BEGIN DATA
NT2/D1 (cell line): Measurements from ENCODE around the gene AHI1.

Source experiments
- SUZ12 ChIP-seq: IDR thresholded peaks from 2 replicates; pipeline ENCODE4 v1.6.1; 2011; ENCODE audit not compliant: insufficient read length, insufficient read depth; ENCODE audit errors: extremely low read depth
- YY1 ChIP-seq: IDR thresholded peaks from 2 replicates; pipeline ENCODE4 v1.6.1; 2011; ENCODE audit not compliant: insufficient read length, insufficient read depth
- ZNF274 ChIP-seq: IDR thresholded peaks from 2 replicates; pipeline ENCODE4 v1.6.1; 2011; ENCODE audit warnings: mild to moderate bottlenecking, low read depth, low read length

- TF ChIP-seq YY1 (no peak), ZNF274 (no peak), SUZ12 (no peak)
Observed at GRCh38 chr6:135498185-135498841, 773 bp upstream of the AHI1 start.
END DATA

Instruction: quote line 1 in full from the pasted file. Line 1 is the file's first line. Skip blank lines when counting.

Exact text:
NT2/D1 (cell line): Measurements from ENCODE around the gene AHI1.